Four Things

 

What are your weekend plans? My parents are visiting, so I get to play tourist and show them the sites around the city. I am excited for deep dish and many museums. I am equally excited that I have the day off of work. Wishing you an equally restful weekend! Here are four fun things to check out while you’re chillin’.

Loving the art project From Scraps, creating special things our of the discards.

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Extraordinary Routines is a cool page where you can glean wisdom from successful and relatable ordinary people. Tina Roth for example, the founder of Tattly and Swiss-Miss and way more, shares details about maintaining a sense of family for her kids even as a divorced family. I have known families who have these happy-endings divorces, where both sides can comfortably celebrate birthdays and holidays and make co-decisions about their kids life. It was very neat to read her perspective!

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I am equal parts obsessed with and terrified by Michelle Griffiths Instagram. She doesn’t just slackline… she does yoga on the slackline. In insane places like the canyons of Moab!!! I can’t stop looking. She leads workshops, if you’re into that sort of thing. But HOW does she set up the rig???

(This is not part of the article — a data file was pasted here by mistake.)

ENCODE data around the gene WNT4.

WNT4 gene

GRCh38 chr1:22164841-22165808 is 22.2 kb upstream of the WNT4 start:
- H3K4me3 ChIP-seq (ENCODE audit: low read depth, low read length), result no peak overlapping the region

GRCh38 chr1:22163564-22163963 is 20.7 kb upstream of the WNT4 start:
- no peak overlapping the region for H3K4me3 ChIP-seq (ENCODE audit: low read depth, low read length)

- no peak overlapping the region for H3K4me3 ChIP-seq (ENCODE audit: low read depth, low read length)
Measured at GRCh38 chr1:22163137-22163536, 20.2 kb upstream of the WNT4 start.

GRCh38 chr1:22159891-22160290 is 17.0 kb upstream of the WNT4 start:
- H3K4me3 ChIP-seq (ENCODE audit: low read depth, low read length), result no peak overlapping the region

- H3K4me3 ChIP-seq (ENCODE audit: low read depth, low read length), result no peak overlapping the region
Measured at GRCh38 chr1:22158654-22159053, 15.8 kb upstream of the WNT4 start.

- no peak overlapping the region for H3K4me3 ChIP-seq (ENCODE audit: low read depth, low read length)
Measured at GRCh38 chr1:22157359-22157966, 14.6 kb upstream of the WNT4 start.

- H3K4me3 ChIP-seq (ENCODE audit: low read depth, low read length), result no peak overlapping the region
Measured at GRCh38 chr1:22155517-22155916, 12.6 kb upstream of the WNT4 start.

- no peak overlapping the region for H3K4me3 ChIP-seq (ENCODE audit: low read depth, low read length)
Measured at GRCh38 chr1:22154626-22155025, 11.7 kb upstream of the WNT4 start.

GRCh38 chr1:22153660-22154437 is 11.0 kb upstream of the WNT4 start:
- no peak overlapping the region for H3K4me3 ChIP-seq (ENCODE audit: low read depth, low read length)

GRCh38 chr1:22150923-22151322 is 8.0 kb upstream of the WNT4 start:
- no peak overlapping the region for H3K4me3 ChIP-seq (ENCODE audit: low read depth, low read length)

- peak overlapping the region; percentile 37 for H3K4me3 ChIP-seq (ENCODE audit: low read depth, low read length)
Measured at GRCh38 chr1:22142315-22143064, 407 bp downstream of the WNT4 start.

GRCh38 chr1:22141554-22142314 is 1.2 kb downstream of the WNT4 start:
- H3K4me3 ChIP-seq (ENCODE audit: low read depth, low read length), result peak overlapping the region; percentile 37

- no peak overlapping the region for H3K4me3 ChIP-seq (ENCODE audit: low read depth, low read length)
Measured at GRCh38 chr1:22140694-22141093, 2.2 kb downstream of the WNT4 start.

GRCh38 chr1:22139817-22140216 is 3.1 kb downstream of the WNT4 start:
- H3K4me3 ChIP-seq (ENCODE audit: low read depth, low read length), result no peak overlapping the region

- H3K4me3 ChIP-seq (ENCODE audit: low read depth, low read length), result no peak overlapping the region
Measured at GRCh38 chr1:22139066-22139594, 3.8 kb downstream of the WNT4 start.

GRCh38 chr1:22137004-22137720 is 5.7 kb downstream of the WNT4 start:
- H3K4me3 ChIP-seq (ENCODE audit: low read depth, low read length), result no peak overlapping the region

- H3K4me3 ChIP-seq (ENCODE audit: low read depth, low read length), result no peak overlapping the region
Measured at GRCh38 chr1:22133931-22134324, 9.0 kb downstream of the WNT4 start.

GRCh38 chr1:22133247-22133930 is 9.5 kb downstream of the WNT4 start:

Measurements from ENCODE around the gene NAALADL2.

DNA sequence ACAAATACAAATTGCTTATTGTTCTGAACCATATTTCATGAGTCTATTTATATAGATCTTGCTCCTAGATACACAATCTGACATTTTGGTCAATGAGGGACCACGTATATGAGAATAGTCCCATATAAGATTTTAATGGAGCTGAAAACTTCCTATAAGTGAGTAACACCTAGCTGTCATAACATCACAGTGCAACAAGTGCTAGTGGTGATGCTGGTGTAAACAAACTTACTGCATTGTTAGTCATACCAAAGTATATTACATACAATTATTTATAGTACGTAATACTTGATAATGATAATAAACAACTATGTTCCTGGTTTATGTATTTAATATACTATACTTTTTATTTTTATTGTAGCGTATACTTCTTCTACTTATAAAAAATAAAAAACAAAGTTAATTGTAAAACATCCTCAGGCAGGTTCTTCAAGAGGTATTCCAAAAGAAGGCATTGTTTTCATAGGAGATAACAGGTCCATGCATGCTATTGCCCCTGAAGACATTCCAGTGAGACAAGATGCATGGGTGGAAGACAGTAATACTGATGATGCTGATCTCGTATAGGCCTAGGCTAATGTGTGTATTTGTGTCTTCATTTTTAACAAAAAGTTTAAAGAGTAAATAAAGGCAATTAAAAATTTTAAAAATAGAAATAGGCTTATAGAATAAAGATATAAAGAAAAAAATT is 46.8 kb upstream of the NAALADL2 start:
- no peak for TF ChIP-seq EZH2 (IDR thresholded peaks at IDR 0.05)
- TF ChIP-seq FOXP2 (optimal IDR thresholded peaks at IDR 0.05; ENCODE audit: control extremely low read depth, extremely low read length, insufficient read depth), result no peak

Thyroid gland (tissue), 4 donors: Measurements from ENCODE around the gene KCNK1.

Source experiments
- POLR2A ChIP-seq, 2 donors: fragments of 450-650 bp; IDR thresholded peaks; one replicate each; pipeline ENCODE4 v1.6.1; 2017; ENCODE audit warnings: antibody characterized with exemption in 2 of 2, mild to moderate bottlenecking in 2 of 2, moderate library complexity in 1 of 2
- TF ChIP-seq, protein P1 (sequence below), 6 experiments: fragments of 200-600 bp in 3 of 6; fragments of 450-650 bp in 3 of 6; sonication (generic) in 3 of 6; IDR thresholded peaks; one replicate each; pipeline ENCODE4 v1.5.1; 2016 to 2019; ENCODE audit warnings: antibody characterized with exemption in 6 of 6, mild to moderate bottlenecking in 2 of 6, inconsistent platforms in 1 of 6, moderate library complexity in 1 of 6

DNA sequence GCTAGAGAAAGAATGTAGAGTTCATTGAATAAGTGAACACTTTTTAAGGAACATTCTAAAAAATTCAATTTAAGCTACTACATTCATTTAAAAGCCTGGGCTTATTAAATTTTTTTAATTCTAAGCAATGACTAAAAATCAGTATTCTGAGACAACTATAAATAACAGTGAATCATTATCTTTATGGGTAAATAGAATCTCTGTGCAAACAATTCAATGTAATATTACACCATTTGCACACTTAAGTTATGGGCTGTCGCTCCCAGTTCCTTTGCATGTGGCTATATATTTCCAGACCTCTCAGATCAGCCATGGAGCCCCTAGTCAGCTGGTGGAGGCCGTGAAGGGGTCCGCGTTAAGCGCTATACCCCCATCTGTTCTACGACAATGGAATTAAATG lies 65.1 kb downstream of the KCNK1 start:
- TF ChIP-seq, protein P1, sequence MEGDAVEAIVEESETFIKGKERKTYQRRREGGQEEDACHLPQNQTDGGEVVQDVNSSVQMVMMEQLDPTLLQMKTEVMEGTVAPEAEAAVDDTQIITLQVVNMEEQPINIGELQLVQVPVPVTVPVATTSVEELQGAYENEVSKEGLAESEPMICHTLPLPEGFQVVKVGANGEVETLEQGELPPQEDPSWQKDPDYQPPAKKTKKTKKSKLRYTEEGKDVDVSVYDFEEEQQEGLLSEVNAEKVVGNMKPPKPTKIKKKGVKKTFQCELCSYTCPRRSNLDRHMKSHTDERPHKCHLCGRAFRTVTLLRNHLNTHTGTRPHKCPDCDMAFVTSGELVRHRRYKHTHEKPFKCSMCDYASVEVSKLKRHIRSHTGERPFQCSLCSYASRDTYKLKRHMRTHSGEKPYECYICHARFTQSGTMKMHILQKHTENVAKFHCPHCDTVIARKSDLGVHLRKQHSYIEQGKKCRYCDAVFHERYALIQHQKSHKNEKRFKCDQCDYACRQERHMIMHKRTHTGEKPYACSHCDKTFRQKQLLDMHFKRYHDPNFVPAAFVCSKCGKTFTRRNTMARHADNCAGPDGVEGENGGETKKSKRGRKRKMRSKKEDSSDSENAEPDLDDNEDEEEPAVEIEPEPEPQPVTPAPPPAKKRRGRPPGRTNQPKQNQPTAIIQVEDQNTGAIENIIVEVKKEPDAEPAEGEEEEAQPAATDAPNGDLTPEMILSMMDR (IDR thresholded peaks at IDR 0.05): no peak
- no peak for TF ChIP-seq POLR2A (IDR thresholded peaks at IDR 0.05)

Have you ever been rock climbing? I have been going on the regular and when my friend posted this on my timeline she summed it up with “This is how I feel sometimes.” No worries, Sara, after watching these I can say with absolute confidence that we are images of grace on that wall.

Inside the Bag: At the Gym!

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I am partaking in the Brooklyn Boulders “Beginner to Badass” program (read about my badass climbing sister here) and for the first time in my life I have to pack for the gym before I leave for work!

Here is what I am bringing to the climbing gym (where I also take yoga classes and catch up on work at the co-op space).

  1. My daypack, which is super compact and folds into itself. It has a space for devices (I keep my shoes here, in a Tom’s bag), and I tuck my keys and snacks in the front little zipper pocket.
  2. A glossier bag with deodorant, a hair tie, castile soap, and lotion for chalky hands dried out by climbing.
  3. My glow-in-the-dark Nalgene from Ball State University’s Outdoor Pursuits!
  4. A good read for while I wait for my climbing buddy!
  5. Allbirds are the shoe I change into for running or just walking around the gym (climbing shoes are not comfortable to walk in!) I also need funky socks to climb in.
  6. Snacks! Bananas and Clif bars for sure.
  7. Comfortable clothes! I always wear a comfortable t-shirt, sports bra, and shorts. A bandana is nice for crazy hair and sweaty foreheads. It is also a great back-up wash cloth.